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Density Fluctuations and Machine Learning in Active Matter


Dulaney, Austin Ryan (2021) Density Fluctuations and Machine Learning in Active Matter. Dissertation (Ph.D.), California Institute of Technology. doi:10.7907/ne1a-je31.


Active matter is a class of materials that has constituents capable of self-propulsion through the conversion of energy into mechanical motion. The origin or specific details of their method of locomotion is a rich area of research, but is not important for understanding some aspects of their dynamics. Our interest is in the single-particle dynamics and the large-scale collective motion observed in these systems. Thus, we use the minimal active Brownian particle (ABP) model to model self-propulsion. The ABP model consists of particles of radius a that swim with an intrinsic speed U₀ in some direction q and reorients on a timescale τR. Active motion is persistent in that a particle will continue to swim in a direction until it reorients itself, giving rise to a swim or persistence length ℓ = U₀τR. This persistence leads to directed motion at short times but has been shown to become diffusive at long times with a diffusivity that originates from the random swim steps. I show that while these particles do become diffusive at steady state, they display wavelike dynamics while relaxing from an initial point source, which is shown by fluctuations in the number density. The strength of these fluctuations is determined by the ratio of the swim diffusivity to thermal diffusivity. Our resulting theory predicts these dynamics in other instances where spatial gradients in number density are present. This motivated me to look into fluctuations in interacting suspensions of ABPs by studying the "isothermal" compressibility. Our theoretical perspective and simulation results show that the compressibility behaves just like a thermodynamic response function, even though these suspensions are driven far from equilibrium. As such, the compressibility is capable of predicting the critical point for the motility induced phase separation (MIPS). We then developed a machine learning (ML) model to predict particle phase identity near the MIPS critical point in the coexistence region -- where fluctuations are large -- to recreate the binodal. Our successful recreation of the binodal and understanding of compressibility resulted in our attempt to define a Widom line (an extension of the coexistence line) for ABPs. The Widom line is the collection of points where density fluctuations are maximized and marks where supercritical behavior goes from being more gas-like to more liquid-like. I conclude by discussing current works in progress to further our understanding of the MIPS transition by using ML to identify particles in the interface of the coexisting phases. From the work on compressibility, we believe the interface plays a crucial role in describing active phase behavior.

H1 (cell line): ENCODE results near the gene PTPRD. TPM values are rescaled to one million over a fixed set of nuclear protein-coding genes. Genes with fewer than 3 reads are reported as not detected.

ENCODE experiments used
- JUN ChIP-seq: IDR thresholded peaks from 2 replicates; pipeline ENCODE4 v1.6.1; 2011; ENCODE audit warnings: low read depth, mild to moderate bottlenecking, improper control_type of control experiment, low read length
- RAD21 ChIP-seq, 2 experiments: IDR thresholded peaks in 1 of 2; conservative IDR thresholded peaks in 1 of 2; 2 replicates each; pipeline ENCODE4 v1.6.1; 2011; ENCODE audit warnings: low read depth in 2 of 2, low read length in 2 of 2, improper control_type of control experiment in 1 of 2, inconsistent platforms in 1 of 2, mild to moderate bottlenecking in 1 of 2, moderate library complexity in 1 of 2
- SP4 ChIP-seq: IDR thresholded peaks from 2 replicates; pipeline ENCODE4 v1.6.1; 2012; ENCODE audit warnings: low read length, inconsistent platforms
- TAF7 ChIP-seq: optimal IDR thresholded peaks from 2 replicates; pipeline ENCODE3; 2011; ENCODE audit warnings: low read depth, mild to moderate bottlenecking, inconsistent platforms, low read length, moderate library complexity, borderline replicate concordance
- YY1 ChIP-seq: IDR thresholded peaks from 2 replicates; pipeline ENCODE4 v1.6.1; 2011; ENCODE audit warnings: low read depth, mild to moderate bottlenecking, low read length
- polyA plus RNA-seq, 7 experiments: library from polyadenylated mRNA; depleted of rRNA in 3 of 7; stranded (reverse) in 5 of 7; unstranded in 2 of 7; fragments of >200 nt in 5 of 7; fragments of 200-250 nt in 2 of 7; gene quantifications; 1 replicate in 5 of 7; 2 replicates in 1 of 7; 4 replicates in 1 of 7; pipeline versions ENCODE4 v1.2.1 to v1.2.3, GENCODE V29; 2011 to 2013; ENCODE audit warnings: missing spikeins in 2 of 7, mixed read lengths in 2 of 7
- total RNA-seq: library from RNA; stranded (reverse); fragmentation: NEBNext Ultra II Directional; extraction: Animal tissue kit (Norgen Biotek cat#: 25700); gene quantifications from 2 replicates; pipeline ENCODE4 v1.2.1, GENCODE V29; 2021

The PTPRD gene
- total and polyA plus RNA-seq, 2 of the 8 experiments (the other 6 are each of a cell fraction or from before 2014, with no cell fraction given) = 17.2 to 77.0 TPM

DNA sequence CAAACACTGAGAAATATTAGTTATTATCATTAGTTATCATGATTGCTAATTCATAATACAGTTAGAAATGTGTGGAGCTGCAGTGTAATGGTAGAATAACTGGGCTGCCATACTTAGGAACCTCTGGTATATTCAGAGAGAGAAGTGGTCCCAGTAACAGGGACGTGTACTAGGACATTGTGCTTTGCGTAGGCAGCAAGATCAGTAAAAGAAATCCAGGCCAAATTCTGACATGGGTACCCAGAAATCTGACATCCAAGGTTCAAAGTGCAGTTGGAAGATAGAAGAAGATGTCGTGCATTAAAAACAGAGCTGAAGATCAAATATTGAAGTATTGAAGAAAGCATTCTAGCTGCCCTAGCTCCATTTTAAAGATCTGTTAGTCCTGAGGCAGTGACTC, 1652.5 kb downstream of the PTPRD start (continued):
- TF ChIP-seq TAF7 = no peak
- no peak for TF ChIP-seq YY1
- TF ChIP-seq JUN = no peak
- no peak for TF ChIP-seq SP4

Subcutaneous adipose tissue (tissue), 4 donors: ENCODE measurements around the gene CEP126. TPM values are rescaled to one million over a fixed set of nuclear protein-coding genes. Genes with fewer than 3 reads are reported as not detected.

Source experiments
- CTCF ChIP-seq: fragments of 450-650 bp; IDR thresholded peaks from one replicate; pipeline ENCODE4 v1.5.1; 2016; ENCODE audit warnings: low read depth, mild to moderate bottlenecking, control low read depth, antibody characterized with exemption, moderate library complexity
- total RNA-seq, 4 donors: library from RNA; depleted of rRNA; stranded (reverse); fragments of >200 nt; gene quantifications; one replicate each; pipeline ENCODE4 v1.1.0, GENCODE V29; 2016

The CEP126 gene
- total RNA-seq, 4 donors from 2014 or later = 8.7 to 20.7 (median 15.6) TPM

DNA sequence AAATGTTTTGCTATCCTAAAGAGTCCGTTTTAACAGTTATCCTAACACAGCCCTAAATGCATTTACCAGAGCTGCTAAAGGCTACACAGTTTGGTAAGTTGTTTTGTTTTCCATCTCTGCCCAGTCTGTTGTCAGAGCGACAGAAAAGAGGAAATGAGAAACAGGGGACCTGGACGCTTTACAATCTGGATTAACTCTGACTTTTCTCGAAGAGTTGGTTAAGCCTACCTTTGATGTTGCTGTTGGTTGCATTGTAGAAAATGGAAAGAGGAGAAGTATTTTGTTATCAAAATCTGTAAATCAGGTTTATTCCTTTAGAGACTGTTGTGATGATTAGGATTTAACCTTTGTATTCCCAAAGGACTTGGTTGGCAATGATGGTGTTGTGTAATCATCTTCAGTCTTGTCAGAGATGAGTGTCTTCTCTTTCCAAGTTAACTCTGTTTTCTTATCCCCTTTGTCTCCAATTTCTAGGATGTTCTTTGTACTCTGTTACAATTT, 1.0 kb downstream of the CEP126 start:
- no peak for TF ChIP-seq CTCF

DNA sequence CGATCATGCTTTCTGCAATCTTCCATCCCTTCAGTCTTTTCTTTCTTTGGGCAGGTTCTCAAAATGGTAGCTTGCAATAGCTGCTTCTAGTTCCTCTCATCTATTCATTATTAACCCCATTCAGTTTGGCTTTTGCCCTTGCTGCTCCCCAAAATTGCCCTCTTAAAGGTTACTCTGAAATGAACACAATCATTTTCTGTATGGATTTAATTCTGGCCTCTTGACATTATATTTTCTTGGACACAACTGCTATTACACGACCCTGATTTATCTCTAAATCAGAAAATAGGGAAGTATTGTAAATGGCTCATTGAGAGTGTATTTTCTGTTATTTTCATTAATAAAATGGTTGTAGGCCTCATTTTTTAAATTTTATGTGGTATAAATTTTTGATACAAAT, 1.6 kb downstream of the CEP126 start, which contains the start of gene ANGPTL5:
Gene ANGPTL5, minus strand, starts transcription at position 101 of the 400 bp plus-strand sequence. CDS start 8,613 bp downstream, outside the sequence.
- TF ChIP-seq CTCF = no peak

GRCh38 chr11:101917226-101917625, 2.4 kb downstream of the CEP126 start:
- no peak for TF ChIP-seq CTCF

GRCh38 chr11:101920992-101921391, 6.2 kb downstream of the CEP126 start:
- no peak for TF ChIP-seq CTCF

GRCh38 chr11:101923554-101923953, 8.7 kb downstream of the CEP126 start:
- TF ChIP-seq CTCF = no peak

Item Type:Thesis (Dissertation (Ph.D.))
Subject Keywords:Active matter; machine learning; soft matter; active; fluctuations
Degree Grantor:California Institute of Technology
Division:Chemistry and Chemical Engineering
Major Option:Chemical Engineering
Thesis Availability:Public (worldwide access)
Research Advisor(s):
  • Brady, John F.
Thesis Committee:
  • Flagan, Richard C. (chair)
  • Brady, John F.
  • Miller, Thomas F.
  • Kornfield, Julia A.
Defense Date:16 December 2020
Record Number:CaltechTHESIS:12282020-233314685
Persistent URL:
Related URLs:
URLURL TypeDescription adapted for Ch. 2 adapted for Ch. 3 adapted for Ch. 4
Dulaney, Austin Ryan0000-0002-2428-8913
Default Usage Policy:No commercial reproduction, distribution, display or performance rights in this work are provided.
ID Code:14043
Deposited By: Austin Dulaney
Deposited On:05 Jan 2021 19:28
Last Modified:01 Nov 2021 23:16

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